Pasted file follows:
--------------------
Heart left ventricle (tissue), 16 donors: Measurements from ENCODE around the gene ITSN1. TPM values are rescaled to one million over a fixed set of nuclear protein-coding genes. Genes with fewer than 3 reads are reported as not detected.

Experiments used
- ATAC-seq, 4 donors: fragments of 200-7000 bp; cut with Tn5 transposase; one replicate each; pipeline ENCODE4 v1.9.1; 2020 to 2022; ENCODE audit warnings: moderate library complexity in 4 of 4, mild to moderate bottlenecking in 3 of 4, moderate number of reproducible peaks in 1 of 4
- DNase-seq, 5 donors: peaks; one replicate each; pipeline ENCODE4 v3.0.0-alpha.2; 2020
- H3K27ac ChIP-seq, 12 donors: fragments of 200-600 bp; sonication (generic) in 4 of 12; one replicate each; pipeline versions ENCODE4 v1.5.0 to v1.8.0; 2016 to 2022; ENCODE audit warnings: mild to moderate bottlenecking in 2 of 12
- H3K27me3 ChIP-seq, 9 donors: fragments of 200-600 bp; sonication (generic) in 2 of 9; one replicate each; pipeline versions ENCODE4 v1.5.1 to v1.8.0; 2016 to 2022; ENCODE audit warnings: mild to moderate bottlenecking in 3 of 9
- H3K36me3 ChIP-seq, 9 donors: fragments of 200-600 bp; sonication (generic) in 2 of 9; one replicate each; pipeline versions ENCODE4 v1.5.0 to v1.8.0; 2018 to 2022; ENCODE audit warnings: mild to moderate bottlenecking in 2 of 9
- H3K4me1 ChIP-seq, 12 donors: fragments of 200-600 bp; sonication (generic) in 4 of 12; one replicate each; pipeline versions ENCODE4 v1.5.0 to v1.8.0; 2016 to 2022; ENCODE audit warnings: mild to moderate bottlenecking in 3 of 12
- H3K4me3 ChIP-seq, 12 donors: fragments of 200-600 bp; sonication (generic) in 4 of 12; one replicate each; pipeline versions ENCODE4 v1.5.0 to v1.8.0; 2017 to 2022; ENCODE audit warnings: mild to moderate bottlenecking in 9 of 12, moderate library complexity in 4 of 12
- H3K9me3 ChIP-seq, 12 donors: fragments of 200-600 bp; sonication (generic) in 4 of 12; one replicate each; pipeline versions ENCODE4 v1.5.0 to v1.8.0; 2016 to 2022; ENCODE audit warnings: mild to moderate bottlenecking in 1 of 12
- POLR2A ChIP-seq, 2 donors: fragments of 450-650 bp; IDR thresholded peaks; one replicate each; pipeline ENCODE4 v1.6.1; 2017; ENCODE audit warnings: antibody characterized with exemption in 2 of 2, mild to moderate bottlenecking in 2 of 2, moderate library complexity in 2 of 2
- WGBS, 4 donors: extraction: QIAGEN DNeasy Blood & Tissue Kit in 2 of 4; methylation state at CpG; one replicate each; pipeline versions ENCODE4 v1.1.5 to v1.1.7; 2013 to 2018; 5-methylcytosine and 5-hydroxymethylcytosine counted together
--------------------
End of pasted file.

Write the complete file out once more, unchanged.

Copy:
Heart left ventricle (tissue), 16 donors: Measurements from ENCODE around the gene ITSN1. TPM values are rescaled to one million over a fixed set of nuclear protein-coding genes. Genes with fewer than 3 reads are reported as not detected.

Experiments used
- ATAC-seq, 4 donors: fragments of 200-7000 bp; cut with Tn5 transposase; one replicate each; pipeline ENCODE4 v1.9.1; 2020 to 2022; ENCODE audit warnings: moderate library complexity in 4 of 4, mild to moderate bottlenecking in 3 of 4, moderate number of reproducible peaks in 1 of 4
- DNase-seq, 5 donors: peaks; one replicate each; pipeline ENCODE4 v3.0.0-alpha.2; 2020
- H3K27ac ChIP-seq, 12 donors: fragments of 200-600 bp; sonication (generic) in 4 of 12; one replicate each; pipeline versions ENCODE4 v1.5.0 to v1.8.0; 2016 to 2022; ENCODE audit warnings: mild to moderate bottlenecking in 2 of 12
- H3K27me3 ChIP-seq, 9 donors: fragments of 200-600 bp; sonication (generic) in 2 of 9; one replicate each; pipeline versions ENCODE4 v1.5.1 to v1.8.0; 2016 to 2022; ENCODE audit warnings: mild to moderate bottlenecking in 3 of 9
- H3K36me3 ChIP-seq, 9 donors: fragments of 200-600 bp; sonication (generic) in 2 of 9; one replicate each; pipeline versions ENCODE4 v1.5.0 to v1.8.0; 2018 to 2022; ENCODE audit warnings: mild to moderate bottlenecking in 2 of 9
- H3K4me1 ChIP-seq, 12 donors: fragments of 200-600 bp; sonication (generic) in 4 of 12; one replicate each; pipeline versions ENCODE4 v1.5.0 to v1.8.0; 2016 to 2022; ENCODE audit warnings: mild to moderate bottlenecking in 3 of 12
- H3K4me3 ChIP-seq, 12 donors: fragments of 200-600 bp; sonication (generic) in 4 of 12; one replicate each; pipeline versions ENCODE4 v1.5.0 to v1.8.0; 2017 to 2022; ENCODE audit warnings: mild to moderate bottlenecking in 9 of 12, moderate library complexity in 4 of 12
- H3K9me3 ChIP-seq, 12 donors: fragments of 200-600 bp; sonication (generic) in 4 of 12; one replicate each; pipeline versions ENCODE4 v1.5.0 to v1.8.0; 2016 to 2022; ENCODE audit warnings: mild to moderate bottlenecking in 1 of 12
- POLR2A ChIP-seq, 2 donors: fragments of 450-650 bp; IDR thresholded peaks; one replicate each; pipeline ENCODE4 v1.6.1; 2017; ENCODE audit warnings: antibody characterized with exemption in 2 of 2, mild to moderate bottlenecking in 2 of 2, moderate library complexity in 2 of 2
- WGBS, 4 donors: extraction: QIAGEN DNeasy Blood & Tissue Kit in 2 of 4; methylation state at CpG; one replicate each; pipeline versions ENCODE4 v1.1.5 to v1.1.7; 2013 to 2018; 5-methylcytosine and 5-hydroxymethylcytosine counted together